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Abusive Mothering Aggravates the Impact of Stress Hormones
21 June 2010
In a new Biological Psychiatry article, Dr. Regina Sullivan and colleagues have dissected the behavior of mother rats and their infant pups, modeling nurturing by stroking and abuse with electric shock. In this animal model of infant abuse, they took into consideration the unique infant neurobehavioral learning attachment system that ensures infant rats’ attachment to their caregiver regardless of the quality of care received.
Upon this background, the pups responded to a natural maternal odor or an artificial odor that was conditioned as a new maternal odor through pairings with either a positive stimulus (the stroking) or a negative stimulus (the shock). Exposure to both their mother’s natural scent and the conditioned maternal scent evoked normal social responses, including those related to attachment.
The authors also evaluated the impact of raising the pups’ levels of the stress hormone corticosterone, or being reared with an abusive mother. In these cases, pups with an abusive attachment showed disrupted social behavior with the mother and increased engagement of the amygdala, a region of the brain involved in regulating stress and emotion.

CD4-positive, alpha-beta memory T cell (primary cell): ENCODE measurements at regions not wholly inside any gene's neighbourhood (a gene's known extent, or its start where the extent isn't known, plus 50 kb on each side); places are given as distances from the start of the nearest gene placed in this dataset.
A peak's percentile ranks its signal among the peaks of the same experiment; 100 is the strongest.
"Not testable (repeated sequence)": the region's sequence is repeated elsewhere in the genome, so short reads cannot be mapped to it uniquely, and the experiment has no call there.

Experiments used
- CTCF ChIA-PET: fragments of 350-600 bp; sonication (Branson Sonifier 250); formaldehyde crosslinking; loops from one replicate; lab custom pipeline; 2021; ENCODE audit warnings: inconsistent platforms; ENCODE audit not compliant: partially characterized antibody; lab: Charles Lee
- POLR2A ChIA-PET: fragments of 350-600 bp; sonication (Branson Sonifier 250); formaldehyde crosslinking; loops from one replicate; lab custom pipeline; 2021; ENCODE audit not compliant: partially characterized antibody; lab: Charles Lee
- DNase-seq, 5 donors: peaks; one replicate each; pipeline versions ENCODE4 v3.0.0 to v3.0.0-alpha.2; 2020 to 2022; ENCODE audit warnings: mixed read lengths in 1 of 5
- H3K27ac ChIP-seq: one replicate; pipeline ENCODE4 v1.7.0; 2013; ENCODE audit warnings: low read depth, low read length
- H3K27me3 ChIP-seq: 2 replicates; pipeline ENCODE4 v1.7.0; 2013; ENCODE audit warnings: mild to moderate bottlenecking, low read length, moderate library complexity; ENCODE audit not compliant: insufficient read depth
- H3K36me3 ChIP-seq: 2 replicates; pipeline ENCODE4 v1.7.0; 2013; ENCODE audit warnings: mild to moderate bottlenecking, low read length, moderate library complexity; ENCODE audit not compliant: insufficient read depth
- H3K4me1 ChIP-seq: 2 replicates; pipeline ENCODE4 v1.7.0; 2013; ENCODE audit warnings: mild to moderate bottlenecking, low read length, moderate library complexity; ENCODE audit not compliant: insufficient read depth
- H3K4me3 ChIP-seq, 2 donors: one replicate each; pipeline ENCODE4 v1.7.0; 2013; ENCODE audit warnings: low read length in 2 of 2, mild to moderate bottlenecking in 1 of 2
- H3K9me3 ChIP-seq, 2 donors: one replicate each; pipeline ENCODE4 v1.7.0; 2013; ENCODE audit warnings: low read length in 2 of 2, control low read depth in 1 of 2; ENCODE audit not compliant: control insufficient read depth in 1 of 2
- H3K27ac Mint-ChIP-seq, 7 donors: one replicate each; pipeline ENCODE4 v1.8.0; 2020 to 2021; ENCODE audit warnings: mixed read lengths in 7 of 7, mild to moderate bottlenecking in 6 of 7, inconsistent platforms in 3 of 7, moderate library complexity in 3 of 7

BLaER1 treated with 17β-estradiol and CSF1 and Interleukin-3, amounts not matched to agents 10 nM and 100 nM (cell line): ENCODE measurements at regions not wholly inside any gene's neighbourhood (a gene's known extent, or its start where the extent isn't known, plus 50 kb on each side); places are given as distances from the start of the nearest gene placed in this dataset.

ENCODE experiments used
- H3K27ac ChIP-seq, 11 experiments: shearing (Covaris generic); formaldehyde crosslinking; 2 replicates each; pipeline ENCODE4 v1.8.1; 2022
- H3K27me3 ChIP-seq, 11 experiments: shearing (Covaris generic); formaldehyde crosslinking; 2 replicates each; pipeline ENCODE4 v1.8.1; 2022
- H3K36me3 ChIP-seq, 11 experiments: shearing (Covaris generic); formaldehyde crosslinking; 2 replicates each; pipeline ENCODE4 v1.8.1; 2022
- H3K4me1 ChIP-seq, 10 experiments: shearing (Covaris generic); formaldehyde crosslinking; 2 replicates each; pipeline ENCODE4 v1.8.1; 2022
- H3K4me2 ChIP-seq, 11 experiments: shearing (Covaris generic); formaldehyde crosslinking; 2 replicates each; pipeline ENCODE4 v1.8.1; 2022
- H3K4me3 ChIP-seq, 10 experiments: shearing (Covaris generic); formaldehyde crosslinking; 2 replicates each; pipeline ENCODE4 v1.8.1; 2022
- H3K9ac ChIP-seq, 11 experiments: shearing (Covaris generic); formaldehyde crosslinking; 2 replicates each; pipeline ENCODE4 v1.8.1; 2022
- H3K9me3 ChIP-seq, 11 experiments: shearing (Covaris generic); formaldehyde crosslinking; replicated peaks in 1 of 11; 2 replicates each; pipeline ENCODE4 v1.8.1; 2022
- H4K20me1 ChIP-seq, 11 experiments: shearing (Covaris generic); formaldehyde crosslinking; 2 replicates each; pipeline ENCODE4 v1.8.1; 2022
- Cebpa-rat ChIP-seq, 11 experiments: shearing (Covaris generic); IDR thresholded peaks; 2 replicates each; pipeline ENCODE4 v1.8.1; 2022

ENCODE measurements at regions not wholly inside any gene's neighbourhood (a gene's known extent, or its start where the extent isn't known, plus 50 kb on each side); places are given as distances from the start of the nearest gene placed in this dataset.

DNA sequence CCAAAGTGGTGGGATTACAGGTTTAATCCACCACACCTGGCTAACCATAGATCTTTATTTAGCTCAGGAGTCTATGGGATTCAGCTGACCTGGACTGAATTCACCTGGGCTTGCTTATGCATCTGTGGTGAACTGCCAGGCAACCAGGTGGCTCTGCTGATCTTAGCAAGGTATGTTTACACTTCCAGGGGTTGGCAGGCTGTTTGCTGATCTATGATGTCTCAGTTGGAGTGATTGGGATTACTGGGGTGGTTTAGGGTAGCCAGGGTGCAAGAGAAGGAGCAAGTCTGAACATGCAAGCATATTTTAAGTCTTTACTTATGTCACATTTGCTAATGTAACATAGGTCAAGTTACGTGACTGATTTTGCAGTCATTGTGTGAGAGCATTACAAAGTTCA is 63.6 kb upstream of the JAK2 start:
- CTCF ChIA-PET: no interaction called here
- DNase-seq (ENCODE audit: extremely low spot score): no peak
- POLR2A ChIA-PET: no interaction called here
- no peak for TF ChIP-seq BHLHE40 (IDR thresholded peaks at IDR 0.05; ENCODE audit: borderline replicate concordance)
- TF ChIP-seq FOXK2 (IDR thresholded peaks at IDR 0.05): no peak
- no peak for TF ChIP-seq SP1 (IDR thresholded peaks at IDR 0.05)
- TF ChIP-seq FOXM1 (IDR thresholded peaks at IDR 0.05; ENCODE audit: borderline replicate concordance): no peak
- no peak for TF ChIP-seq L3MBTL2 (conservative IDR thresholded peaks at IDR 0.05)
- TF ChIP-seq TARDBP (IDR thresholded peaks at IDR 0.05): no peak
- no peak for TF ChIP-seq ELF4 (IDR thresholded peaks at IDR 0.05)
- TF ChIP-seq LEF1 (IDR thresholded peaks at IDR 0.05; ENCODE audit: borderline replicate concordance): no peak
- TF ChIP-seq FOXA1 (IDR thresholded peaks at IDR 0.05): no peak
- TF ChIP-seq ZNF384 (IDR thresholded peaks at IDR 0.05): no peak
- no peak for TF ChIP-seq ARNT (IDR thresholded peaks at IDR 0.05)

“Our work shows that, while the infant brain is wired to form attachments at all costs, abusive attachments have negative consequences in social behavior development,” explained Dr. Raineki. “Most importantly, some effects of early life abuse may be hidden until the abused animal is challenged and the negative effects are uncovered.”
Dr. John Krystal, Editor of Biological Psychiatry, also commented, “It is interesting that the amygdala is primarily activated when abusive behavior of the mother is combined with a reaction within the infant, i.e., an increase in levels of the stress hormone corticosterone. Thus, the authors of this study elegantly highlight the dyadic nature of the mother-infant relationship.”
Using this model of attachment may provide clues to understanding attachment in children with various conditions of care. The authors hope that this model will help us understand the neurobiological origins of psychopathology stemming from abuse, and possibly facilitate the development of treatments and/or interventions for victims of early-life trauma.